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How We Tested Steam Mops

Sunday August 16, 2020

How do you find the best steam mop? Turns out it's a bit like being a kid, you make a big mess, and then you have to clean it up. Except this time we didn't' have any parents yelling at us.

Cleaning Performance

A steam mop is useless if it doesn't clean floors well, so this is was our most heavily weighted testing metric. We focused most of our testing on tile and stone flooring, as these are both the safest surfaces on which to use a steam mop, and the surfaces that these mops tend to clean the best. We also did some tests on vinyl flooring, but we would not recommend using a steam mop on such a surface. In fact, many vinyl flooring manufacturers count using a steam mop on their floors as grounds for voiding the warranty. So why did we do this test? Because, even though we personally would not use a steam mop on our own vinyl flooring, we know that many people out there will want to do so anyway.

Testing cleaning performance side-by-side.
Testing cleaning performance side-by-side.

For all the surfaces where we tested cleaning performance we first made a uniform and realistic mess. This involved mixing dirt and water in a paint tray to make mud, sloshing our feet in said mixture, then walking around the floor in a grid pattern. In the clear areas we also painted on evenly spaced splotches of ketchup. On each floor we also kept a few square feet clear where we then poured down some coffee. After all that mess making we let everything dry and set for 2 hours, then got to cleaning. We divided each floor into lanes, using one mop on each, so we could compare their cleaning side-by-side.

Old stubborn, set-in stains where a bit harder to come by. Luckily our neighbors granted us access to their floors, and we were able to find enough old stains to effectively test all of our mops stubborn stain cleaning.

User Friendliness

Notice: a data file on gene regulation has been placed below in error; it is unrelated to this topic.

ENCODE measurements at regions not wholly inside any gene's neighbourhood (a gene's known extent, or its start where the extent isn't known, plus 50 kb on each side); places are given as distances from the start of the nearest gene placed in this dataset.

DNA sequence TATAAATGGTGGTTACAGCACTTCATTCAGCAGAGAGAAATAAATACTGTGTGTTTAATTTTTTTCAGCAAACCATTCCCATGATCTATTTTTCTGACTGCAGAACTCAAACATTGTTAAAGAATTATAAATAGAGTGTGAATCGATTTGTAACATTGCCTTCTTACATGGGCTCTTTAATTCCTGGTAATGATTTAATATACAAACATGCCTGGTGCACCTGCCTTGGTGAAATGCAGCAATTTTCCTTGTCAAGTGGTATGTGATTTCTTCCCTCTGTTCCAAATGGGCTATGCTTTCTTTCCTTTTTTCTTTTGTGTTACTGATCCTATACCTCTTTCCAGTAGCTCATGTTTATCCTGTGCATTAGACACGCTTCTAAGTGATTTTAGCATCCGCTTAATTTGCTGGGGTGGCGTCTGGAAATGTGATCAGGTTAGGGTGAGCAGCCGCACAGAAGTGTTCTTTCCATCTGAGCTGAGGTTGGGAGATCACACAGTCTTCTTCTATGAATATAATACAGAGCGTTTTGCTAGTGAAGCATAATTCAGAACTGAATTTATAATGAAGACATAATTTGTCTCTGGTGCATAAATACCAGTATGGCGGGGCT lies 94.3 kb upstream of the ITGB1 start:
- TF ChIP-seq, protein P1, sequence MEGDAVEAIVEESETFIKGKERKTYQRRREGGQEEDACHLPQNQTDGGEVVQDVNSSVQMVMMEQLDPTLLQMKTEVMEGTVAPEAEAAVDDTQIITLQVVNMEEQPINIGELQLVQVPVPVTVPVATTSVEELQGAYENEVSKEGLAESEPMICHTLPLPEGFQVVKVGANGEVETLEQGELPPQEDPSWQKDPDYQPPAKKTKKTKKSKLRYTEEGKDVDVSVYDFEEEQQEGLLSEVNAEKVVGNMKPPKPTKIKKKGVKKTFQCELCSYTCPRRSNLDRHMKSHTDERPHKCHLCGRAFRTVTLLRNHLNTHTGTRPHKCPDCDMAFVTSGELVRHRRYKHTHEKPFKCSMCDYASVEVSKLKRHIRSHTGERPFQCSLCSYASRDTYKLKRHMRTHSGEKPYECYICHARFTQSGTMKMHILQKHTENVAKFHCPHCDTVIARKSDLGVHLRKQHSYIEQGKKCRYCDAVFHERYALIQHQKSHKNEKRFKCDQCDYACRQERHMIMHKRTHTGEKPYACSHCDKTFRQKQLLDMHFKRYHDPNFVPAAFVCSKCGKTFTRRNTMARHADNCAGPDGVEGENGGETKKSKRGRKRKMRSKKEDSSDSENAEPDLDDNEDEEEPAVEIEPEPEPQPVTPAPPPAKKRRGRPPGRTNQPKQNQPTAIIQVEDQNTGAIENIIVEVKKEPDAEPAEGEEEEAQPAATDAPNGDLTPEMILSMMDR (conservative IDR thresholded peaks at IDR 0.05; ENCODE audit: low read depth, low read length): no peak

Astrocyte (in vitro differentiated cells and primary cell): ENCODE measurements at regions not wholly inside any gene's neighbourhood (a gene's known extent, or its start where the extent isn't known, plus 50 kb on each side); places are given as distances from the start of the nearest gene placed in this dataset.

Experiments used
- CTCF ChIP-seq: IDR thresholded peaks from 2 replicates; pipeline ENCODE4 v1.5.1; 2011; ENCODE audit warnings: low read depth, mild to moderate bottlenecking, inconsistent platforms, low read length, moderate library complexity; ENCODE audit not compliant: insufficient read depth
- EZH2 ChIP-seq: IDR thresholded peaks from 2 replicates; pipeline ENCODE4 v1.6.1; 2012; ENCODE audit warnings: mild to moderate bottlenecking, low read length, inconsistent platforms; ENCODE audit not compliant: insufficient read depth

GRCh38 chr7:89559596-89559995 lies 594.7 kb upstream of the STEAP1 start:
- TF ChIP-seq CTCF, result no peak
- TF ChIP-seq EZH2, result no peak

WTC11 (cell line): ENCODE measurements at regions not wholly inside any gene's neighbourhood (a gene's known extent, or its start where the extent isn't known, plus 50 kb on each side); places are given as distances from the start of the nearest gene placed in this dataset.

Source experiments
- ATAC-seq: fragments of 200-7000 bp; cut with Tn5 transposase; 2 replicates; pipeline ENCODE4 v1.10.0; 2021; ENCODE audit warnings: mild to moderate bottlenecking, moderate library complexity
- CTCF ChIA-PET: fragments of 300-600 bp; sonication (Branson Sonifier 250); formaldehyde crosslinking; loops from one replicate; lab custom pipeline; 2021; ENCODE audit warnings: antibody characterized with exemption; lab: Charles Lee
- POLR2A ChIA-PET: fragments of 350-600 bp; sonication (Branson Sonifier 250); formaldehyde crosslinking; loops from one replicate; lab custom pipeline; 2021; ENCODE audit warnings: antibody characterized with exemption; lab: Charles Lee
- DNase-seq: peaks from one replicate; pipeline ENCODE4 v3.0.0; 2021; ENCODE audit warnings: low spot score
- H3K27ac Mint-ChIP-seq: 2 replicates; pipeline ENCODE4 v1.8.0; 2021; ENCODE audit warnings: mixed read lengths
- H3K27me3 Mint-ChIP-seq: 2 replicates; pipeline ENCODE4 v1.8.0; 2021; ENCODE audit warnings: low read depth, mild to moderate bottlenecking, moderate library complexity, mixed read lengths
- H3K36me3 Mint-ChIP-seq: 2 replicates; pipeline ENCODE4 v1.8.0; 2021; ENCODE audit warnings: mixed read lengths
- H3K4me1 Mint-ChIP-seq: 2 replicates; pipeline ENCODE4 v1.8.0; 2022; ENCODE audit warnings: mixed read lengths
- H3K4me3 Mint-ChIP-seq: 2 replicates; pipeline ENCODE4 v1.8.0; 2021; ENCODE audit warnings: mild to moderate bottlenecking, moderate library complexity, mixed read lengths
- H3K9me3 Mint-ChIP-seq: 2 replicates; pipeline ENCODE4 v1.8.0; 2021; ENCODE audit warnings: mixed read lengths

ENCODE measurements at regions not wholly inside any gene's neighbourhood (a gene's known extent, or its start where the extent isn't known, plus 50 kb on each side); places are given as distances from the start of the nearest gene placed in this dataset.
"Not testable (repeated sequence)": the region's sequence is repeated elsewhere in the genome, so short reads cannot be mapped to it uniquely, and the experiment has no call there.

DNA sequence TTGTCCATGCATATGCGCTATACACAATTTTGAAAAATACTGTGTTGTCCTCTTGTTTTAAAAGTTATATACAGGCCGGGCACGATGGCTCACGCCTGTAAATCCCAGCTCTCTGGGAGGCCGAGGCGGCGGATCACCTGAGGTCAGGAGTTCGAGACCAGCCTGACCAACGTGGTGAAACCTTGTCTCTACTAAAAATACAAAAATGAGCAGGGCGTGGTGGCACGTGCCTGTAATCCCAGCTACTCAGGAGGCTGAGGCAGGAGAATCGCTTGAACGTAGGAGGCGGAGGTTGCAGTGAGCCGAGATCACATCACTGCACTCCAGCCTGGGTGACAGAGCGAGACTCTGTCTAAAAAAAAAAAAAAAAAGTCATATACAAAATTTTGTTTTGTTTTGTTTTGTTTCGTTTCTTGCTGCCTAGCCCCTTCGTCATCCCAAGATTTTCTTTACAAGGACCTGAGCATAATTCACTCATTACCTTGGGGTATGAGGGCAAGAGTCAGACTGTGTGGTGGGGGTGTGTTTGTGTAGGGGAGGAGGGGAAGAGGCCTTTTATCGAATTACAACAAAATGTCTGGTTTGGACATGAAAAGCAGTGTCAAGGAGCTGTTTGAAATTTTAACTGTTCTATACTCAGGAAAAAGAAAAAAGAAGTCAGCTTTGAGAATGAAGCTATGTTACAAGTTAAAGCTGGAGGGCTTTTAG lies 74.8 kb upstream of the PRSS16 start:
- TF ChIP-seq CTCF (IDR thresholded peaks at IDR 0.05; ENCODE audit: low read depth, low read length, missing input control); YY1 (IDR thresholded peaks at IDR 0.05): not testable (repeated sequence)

As mentioned above, we spent a lot of time cleaning with all of these mops. Throughout that process we took careful notes on all of the little annoyances we encountered while using them. We focused on how easy it was to fill the water tanks, and how easy it was to change the cleaning pads. We also noted slightly less but still significant points, like whether or not the water tank was clear so you could check in on how much water was left, and how quickly each model was able to get up to steaming temperature.

Filling up water tanks to test user friendliness.
Filling up water tanks to test user friendliness.


Our maneuverability testing focused on two things: how smoothly each mop glided along the floor, and how easy it was to get into corners and edges. Mops with smoother glide were much more pleasant to use. Most mops had cleaning pads that were able to easily get into corners and along edges, but some mops weren't able to get as much steam to the edges of the cleaning pad. If a mop could clean an edge in a single pass it earned a perfect score in this test. If the steam was weak at the extremes of the cleaning pad, and thus required multiple passes and some scrubbing to get the edges clean, the mop earned a lower score.

Getting into tight corners to test maneuverability.
Getting into tight corners to test maneuverability.


Many people are attracted to steam mops because of the potential accessories that can clean more than just floors. In our features testing we evaluated all of the different accessories each model provides. The highest scorers were able to clean stovetops and even steam clothes, while the lowest scorers were only capable of cleaning floors.